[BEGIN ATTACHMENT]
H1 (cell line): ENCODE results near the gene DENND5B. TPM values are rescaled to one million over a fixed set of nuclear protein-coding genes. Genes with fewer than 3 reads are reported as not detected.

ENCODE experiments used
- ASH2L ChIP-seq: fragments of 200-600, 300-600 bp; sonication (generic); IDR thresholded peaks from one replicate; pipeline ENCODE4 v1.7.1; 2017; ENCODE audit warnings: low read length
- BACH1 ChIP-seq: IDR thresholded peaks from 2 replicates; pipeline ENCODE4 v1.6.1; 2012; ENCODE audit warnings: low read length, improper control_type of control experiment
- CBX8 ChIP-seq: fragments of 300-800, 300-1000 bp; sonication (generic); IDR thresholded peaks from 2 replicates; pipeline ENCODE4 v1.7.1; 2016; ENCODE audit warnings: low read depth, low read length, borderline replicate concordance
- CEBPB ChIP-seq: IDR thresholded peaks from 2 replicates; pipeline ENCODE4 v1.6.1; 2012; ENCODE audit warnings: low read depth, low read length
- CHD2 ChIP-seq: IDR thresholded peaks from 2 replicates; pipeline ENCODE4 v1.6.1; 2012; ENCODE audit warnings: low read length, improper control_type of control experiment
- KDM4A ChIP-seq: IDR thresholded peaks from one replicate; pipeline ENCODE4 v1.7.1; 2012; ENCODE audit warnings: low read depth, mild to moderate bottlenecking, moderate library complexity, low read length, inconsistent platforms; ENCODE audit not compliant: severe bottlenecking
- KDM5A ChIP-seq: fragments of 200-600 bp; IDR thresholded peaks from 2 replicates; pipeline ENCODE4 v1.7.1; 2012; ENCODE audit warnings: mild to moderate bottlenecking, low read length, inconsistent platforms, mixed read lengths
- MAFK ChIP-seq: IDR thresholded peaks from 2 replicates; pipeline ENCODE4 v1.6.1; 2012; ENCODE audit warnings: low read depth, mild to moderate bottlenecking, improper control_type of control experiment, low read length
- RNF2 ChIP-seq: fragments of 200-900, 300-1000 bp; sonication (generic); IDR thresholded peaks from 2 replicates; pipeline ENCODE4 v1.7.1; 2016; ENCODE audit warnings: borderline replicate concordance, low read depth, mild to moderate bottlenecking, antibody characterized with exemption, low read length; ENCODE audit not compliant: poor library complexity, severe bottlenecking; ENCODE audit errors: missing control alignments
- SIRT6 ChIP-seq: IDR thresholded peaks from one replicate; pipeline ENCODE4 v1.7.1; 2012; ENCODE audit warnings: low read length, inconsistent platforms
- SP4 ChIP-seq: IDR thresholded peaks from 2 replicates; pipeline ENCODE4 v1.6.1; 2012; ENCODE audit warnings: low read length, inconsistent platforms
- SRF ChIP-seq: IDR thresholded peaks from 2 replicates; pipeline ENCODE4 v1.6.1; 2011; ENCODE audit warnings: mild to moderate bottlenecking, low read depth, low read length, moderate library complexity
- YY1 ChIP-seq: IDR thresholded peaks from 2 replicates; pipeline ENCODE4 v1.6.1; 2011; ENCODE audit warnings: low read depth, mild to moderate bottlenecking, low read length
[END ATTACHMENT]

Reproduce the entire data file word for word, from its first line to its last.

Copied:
H1 (cell line): ENCODE results near the gene DENND5B. TPM values are rescaled to one million over a fixed set of nuclear protein-coding genes. Genes with fewer than 3 reads are reported as not detected.

ENCODE experiments used
- ASH2L ChIP-seq: fragments of 200-600, 300-600 bp; sonication (generic); IDR thresholded peaks from one replicate; pipeline ENCODE4 v1.7.1; 2017; ENCODE audit warnings: low read length
- BACH1 ChIP-seq: IDR thresholded peaks from 2 replicates; pipeline ENCODE4 v1.6.1; 2012; ENCODE audit warnings: low read length, improper control_type of control experiment
- CBX8 ChIP-seq: fragments of 300-800, 300-1000 bp; sonication (generic); IDR thresholded peaks from 2 replicates; pipeline ENCODE4 v1.7.1; 2016; ENCODE audit warnings: low read depth, low read length, borderline replicate concordance
- CEBPB ChIP-seq: IDR thresholded peaks from 2 replicates; pipeline ENCODE4 v1.6.1; 2012; ENCODE audit warnings: low read depth, low read length
- CHD2 ChIP-seq: IDR thresholded peaks from 2 replicates; pipeline ENCODE4 v1.6.1; 2012; ENCODE audit warnings: low read length, improper control_type of control experiment
- KDM4A ChIP-seq: IDR thresholded peaks from one replicate; pipeline ENCODE4 v1.7.1; 2012; ENCODE audit warnings: low read depth, mild to moderate bottlenecking, moderate library complexity, low read length, inconsistent platforms; ENCODE audit not compliant: severe bottlenecking
- KDM5A ChIP-seq: fragments of 200-600 bp; IDR thresholded peaks from 2 replicates; pipeline ENCODE4 v1.7.1; 2012; ENCODE audit warnings: mild to moderate bottlenecking, low read length, inconsistent platforms, mixed read lengths
- MAFK ChIP-seq: IDR thresholded peaks from 2 replicates; pipeline ENCODE4 v1.6.1; 2012; ENCODE audit warnings: low read depth, mild to moderate bottlenecking, improper control_type of control experiment, low read length
- RNF2 ChIP-seq: fragments of 200-900, 300-1000 bp; sonication (generic); IDR thresholded peaks from 2 replicates; pipeline ENCODE4 v1.7.1; 2016; ENCODE audit warnings: borderline replicate concordance, low read depth, mild to moderate bottlenecking, antibody characterized with exemption, low read length; ENCODE audit not compliant: poor library complexity, severe bottlenecking; ENCODE audit errors: missing control alignments
- SIRT6 ChIP-seq: IDR thresholded peaks from one replicate; pipeline ENCODE4 v1.7.1; 2012; ENCODE audit warnings: low read length, inconsistent platforms
- SP4 ChIP-seq: IDR thresholded peaks from 2 replicates; pipeline ENCODE4 v1.6.1; 2012; ENCODE audit warnings: low read length, inconsistent platforms
- SRF ChIP-seq: IDR thresholded peaks from 2 replicates; pipeline ENCODE4 v1.6.1; 2011; ENCODE audit warnings: mild to moderate bottlenecking, low read depth, low read length, moderate library complexity
- YY1 ChIP-seq: IDR thresholded peaks from 2 replicates; pipeline ENCODE4 v1.6.1; 2011; ENCODE audit warnings: low read depth, mild to moderate bottlenecking, low read length